Concentrating Solar Power (CSP) gets a bad rap from desert dwellers. First, there’s the concern over disturbing some of our wildest areas to build sprawling solar farms. Many object to how the giant sites can ruin their view of the desert.
But the biggest concern is over what these lands possess in minute amounts.
“Water usage is becoming the larger issue,” a lawyer for one solar power company told a reporter in April.
Depending on the design, CSP can use up to 750,000 gallons of water for each GWh of electrical production (roughly the same as a comparable coal or nuclear power plant).
That’s one reason for the buzz created by a CSP system that was recently unveiled at the Sandia National Laboratories in Albuquerque, New Mexico. The SunCatcher™ is a game changer.
The modular unit uses zero gallons of water for cooling, and only a small amount for washing dust from its highly polished mirrors.
Each unit consists of 40 polished steel mirrors formed into a parabolic dish to concentrate solar energy. That energy powers a Stirling hydrogen engine which results in electrical generation. Not only does this design sip water, it is also the most efficient solar technology for producing electricity (pdf). In 2008, an earlier version of the Suncatcher™ set a record of 31.25 percent net efficiency.
Water Usage and Electrical Generation
Although CSP has recently received a lot of negative attention for using large amounts of water, the problem is not limited to solar farms.
“Dominated by coal and gas fired steam generating plants,” writes Gary Deason, deputy director of the Center for Sustainable Environments at Northern Arizona University, “electrical generation in the Intermountain West consumes over 650 million gallons of water per day…”
That’s enough to meet the water usage of the entire state of Colorado. And that’s with virtually no water being used currently for large-scale CSP farms. CSP facilities in Europe rely on a design that is water intensive. That’s controversial enough across the pond. But to many in the American Southwest, which is defined largely by its lack of water, the plan to locate water hogs to generate electricity seems downright absurd.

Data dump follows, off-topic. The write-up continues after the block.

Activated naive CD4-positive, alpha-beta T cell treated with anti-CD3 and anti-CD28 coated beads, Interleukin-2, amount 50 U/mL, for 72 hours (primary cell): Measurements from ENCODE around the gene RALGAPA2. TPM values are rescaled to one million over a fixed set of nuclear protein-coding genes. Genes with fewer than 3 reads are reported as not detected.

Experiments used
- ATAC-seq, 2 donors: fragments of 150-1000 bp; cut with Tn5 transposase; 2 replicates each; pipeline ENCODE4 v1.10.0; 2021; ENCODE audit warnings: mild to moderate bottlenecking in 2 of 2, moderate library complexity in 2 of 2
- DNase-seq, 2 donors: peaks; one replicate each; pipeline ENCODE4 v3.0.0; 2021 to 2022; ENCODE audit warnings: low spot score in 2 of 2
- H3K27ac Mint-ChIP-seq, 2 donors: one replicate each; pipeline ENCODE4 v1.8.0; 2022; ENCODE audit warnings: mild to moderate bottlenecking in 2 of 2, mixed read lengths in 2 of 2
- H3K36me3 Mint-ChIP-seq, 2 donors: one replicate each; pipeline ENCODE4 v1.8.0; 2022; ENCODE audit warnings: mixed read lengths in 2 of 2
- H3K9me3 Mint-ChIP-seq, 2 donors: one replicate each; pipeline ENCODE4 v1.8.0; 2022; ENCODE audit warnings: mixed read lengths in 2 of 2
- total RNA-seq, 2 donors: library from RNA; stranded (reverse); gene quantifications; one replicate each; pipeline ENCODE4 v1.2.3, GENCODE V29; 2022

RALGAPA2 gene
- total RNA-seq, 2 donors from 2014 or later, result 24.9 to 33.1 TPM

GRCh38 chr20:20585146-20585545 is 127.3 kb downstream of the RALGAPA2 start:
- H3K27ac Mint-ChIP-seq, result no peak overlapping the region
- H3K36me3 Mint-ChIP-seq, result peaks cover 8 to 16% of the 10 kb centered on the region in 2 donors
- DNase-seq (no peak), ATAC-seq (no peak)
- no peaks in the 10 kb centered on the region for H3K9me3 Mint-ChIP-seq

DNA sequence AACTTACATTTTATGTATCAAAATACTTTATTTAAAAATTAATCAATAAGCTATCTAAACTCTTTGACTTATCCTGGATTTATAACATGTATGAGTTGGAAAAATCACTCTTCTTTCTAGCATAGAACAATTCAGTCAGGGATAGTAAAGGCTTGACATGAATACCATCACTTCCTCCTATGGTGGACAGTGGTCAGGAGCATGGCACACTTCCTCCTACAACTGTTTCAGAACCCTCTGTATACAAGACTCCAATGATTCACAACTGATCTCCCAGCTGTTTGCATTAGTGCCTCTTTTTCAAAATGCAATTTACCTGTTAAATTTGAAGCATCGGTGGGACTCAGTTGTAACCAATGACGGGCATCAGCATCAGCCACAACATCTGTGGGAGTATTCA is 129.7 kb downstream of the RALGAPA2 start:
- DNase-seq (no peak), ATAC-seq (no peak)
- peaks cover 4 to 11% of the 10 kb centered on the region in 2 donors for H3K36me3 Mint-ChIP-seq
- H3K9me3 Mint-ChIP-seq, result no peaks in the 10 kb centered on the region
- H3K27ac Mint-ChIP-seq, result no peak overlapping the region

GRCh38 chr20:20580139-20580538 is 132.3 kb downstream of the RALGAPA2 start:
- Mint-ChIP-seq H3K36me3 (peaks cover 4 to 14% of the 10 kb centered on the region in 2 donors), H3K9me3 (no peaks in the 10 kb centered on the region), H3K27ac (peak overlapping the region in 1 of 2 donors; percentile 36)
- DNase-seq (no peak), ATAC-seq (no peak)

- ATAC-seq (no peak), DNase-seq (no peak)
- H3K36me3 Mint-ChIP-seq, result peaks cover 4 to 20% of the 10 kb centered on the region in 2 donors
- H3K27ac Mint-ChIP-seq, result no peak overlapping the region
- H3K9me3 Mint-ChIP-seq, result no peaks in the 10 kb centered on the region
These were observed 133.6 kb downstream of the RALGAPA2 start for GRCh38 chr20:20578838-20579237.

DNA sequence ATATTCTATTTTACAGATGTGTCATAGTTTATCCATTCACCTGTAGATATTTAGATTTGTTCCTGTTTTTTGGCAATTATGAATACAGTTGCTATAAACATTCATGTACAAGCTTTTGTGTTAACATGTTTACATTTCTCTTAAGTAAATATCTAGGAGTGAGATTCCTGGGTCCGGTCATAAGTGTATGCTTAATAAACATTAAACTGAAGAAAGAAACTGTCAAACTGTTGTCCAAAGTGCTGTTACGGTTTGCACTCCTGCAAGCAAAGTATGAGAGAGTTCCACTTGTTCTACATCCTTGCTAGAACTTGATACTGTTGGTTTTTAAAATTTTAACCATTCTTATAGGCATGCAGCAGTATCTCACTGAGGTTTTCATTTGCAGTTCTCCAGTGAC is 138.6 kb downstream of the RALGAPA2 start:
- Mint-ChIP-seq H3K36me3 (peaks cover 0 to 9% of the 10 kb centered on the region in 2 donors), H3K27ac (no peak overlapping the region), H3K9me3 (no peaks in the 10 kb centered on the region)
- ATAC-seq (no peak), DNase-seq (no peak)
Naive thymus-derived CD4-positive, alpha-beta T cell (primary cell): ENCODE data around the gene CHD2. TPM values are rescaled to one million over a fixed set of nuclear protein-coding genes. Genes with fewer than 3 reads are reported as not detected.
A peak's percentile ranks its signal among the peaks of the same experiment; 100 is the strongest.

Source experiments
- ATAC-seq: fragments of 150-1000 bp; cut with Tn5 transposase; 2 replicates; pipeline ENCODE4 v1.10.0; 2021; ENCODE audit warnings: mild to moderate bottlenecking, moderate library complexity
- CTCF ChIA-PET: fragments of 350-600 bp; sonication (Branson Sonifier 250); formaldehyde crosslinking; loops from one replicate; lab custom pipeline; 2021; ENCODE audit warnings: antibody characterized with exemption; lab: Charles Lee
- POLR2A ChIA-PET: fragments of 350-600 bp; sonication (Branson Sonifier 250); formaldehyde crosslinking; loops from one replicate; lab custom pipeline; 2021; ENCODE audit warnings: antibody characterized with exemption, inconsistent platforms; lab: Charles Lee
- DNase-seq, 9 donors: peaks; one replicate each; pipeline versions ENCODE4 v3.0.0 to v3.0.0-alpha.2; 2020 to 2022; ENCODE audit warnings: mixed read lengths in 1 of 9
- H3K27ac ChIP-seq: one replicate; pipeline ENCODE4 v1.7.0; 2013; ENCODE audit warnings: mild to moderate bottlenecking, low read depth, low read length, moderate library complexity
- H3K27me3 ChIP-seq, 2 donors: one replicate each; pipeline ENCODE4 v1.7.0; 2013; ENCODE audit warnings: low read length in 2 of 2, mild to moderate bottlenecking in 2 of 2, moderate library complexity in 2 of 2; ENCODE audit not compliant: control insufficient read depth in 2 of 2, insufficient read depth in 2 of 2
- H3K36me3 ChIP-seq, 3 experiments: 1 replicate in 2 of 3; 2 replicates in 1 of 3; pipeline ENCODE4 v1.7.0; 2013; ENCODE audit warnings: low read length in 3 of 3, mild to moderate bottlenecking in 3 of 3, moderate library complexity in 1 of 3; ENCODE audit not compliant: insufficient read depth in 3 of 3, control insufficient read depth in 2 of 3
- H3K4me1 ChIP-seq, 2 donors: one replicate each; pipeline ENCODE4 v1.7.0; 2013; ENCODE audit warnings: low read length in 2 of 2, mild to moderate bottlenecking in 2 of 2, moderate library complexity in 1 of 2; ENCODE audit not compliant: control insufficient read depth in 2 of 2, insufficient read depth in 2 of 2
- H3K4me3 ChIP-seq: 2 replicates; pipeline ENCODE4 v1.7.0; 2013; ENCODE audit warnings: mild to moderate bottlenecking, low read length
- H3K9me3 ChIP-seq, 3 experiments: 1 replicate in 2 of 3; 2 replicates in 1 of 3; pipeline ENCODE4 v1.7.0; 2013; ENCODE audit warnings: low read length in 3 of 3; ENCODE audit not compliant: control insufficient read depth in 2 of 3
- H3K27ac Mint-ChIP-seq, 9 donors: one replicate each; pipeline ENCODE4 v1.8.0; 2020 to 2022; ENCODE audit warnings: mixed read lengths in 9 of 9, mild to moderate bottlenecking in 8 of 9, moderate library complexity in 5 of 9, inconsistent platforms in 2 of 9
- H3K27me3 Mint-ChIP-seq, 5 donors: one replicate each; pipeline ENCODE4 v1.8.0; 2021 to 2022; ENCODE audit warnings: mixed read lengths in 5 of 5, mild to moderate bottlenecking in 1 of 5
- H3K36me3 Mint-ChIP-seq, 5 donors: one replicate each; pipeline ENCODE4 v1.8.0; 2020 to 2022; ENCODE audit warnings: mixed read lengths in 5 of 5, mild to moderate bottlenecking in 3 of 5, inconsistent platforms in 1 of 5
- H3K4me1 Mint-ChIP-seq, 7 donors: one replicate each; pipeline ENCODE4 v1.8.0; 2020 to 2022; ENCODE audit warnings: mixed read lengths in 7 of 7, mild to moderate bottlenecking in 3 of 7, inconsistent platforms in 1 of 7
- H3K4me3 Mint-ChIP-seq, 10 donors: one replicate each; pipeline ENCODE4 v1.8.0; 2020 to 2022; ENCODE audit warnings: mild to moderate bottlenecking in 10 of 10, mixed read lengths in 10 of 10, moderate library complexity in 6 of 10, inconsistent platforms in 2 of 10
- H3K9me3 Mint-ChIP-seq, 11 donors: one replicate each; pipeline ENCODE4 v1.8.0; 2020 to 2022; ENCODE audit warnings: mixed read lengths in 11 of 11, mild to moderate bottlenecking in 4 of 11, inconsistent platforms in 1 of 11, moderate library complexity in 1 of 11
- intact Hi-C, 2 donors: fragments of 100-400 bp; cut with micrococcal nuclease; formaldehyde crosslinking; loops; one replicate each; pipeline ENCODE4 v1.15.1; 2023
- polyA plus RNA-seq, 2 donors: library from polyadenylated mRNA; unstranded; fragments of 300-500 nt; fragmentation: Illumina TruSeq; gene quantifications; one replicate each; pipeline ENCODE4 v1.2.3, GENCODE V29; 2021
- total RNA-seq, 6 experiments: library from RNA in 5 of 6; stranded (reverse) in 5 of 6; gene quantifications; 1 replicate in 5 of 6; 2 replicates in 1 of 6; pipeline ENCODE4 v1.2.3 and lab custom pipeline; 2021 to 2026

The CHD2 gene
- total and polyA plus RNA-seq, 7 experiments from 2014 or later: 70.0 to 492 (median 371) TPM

Water law expert Robert Glennon recently wrote a controversial piece on this topic for the Washington Post. It was titled, “Is Solar Power Dead in the Water?”
The new SunCatcher™ has another factor going for it: jobs. Many of which will come from the downsized auto industry. The large steel mirrors (and many other parts) will be produced by the auto industry.
As Stirling Energy Systems CEO, Steve Cowen recently explained, “By utilizing the automotive supply chain to manufacture the SunCatcher™, we’re leveraging the talents of an industry that has refined high-volume production through an assembly line process. More than 90 percent of the SunCatcher™ components will be manufactured in North America.”
Preparations are underway to begin building a demonstration facility in the Arizona desert in September. Sixty of the new dishes will have a capacity of 1.5 MW. In the next few years, Stirling and its sister company, Tessera, have plans to increase their total capacity to 1.6 GW, from 65,000 SunCatcher™ units.
That’s not a huge amount of electricity, perhaps. It points, however, to an ever brighter future for zero emission, clean and renewable energy — that does not deplete other critical resources such as water.